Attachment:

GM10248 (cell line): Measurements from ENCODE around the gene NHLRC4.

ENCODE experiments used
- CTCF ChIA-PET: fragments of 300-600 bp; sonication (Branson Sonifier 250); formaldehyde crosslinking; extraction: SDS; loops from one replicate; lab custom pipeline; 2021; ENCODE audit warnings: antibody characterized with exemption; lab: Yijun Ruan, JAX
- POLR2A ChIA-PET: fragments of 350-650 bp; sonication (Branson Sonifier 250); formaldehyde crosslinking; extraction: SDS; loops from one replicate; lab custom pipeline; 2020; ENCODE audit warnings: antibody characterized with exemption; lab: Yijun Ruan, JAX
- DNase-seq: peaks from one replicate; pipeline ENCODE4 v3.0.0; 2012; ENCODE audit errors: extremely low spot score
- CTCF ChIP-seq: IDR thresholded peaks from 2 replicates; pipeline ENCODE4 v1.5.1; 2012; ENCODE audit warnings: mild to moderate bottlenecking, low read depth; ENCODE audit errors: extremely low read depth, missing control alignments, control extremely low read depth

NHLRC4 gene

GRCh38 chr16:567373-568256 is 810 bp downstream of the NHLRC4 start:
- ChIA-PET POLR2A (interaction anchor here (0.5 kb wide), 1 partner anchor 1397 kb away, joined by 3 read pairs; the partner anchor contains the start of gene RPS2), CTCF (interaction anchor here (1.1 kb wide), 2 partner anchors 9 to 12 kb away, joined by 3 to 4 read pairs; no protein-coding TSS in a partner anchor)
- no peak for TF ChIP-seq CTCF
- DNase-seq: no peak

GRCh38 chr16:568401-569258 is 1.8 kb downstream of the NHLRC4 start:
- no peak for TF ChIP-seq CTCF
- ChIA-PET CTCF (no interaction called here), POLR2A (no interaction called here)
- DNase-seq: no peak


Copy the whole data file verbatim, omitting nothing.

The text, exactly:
GM10248 (cell line): Measurements from ENCODE around the gene NHLRC4.

ENCODE experiments used
- CTCF ChIA-PET: fragments of 300-600 bp; sonication (Branson Sonifier 250); formaldehyde crosslinking; extraction: SDS; loops from one replicate; lab custom pipeline; 2021; ENCODE audit warnings: antibody characterized with exemption; lab: Yijun Ruan, JAX
- POLR2A ChIA-PET: fragments of 350-650 bp; sonication (Branson Sonifier 250); formaldehyde crosslinking; extraction: SDS; loops from one replicate; lab custom pipeline; 2020; ENCODE audit warnings: antibody characterized with exemption; lab: Yijun Ruan, JAX
- DNase-seq: peaks from one replicate; pipeline ENCODE4 v3.0.0; 2012; ENCODE audit errors: extremely low spot score
- CTCF ChIP-seq: IDR thresholded peaks from 2 replicates; pipeline ENCODE4 v1.5.1; 2012; ENCODE audit warnings: mild to moderate bottlenecking, low read depth; ENCODE audit errors: extremely low read depth, missing control alignments, control extremely low read depth

NHLRC4 gene

GRCh38 chr16:567373-568256 is 810 bp downstream of the NHLRC4 start:
- ChIA-PET POLR2A (interaction anchor here (0.5 kb wide), 1 partner anchor 1397 kb away, joined by 3 read pairs; the partner anchor contains the start of gene RPS2), CTCF (interaction anchor here (1.1 kb wide), 2 partner anchors 9 to 12 kb away, joined by 3 to 4 read pairs; no protein-coding TSS in a partner anchor)
- no peak for TF ChIP-seq CTCF
- DNase-seq: no peak

GRCh38 chr16:568401-569258 is 1.8 kb downstream of the NHLRC4 start:
- no peak for TF ChIP-seq CTCF
- ChIA-PET CTCF (no interaction called here), POLR2A (no interaction called here)
- DNase-seq: no peak